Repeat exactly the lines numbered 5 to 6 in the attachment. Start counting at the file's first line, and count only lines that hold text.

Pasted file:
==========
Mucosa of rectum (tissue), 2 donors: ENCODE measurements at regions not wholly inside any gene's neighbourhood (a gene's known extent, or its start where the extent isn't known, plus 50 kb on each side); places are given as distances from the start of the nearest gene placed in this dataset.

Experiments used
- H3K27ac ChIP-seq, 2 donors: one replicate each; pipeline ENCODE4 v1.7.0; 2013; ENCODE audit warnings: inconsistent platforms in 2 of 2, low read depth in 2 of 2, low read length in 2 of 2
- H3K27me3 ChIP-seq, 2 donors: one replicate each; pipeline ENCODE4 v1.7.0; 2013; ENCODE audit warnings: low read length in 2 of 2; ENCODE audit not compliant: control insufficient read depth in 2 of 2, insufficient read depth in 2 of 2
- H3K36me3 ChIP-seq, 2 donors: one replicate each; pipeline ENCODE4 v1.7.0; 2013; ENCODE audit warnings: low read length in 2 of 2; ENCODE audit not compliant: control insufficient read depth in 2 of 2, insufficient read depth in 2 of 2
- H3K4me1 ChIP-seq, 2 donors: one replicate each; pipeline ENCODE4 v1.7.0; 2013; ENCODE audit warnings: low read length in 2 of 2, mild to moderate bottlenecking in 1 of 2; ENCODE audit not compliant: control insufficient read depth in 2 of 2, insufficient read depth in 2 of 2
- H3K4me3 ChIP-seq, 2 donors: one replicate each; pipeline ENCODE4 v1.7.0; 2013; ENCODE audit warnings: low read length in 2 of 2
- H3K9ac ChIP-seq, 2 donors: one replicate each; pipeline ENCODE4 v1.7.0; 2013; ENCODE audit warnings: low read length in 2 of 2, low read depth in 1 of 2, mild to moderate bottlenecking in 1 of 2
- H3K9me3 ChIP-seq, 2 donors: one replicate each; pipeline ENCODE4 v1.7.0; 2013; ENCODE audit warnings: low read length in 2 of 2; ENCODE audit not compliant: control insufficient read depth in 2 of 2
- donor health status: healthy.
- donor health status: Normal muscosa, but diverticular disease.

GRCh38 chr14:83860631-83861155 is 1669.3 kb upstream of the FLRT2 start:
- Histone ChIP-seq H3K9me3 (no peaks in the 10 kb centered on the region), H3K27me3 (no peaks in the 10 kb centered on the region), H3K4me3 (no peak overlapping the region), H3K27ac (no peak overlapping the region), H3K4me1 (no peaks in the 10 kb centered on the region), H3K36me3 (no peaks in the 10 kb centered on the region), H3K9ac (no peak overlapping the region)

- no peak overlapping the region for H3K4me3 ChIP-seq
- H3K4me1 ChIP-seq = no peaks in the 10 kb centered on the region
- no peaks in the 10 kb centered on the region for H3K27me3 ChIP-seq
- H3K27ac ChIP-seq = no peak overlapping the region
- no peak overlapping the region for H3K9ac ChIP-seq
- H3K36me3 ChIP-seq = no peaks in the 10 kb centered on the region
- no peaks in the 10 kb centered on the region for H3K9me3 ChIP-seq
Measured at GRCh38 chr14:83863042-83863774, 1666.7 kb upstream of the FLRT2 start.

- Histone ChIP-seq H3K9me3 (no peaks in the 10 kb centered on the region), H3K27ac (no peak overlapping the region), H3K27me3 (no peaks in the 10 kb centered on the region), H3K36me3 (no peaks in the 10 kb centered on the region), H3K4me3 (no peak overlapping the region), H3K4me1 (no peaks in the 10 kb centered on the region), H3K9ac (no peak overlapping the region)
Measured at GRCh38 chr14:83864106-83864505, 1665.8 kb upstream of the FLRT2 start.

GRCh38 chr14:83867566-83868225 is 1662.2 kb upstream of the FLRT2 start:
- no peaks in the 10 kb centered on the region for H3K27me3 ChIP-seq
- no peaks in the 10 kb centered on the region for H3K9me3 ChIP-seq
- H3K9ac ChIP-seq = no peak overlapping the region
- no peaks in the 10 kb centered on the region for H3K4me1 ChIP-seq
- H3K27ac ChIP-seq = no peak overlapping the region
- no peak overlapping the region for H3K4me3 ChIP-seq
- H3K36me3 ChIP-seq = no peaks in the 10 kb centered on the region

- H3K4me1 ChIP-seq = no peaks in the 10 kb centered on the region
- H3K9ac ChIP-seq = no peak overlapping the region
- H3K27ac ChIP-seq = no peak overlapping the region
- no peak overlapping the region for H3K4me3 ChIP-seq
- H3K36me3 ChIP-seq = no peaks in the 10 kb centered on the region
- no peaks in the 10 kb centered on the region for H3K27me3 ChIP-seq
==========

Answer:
- H3K36me3 ChIP-seq, 2 donors: one replicate each; pipeline ENCODE4 v1.7.0; 2013; ENCODE audit warnings: low read length in 2 of 2; ENCODE audit not compliant: control insufficient read depth in 2 of 2, insufficient read depth in 2 of 2
- H3K4me1 ChIP-seq, 2 donors: one replicate each; pipeline ENCODE4 v1.7.0; 2013; ENCODE audit warnings: low read length in 2 of 2, mild to moderate bottlenecking in 1 of 2; ENCODE audit not compliant: control insufficient read depth in 2 of 2, insufficient read depth in 2 of 2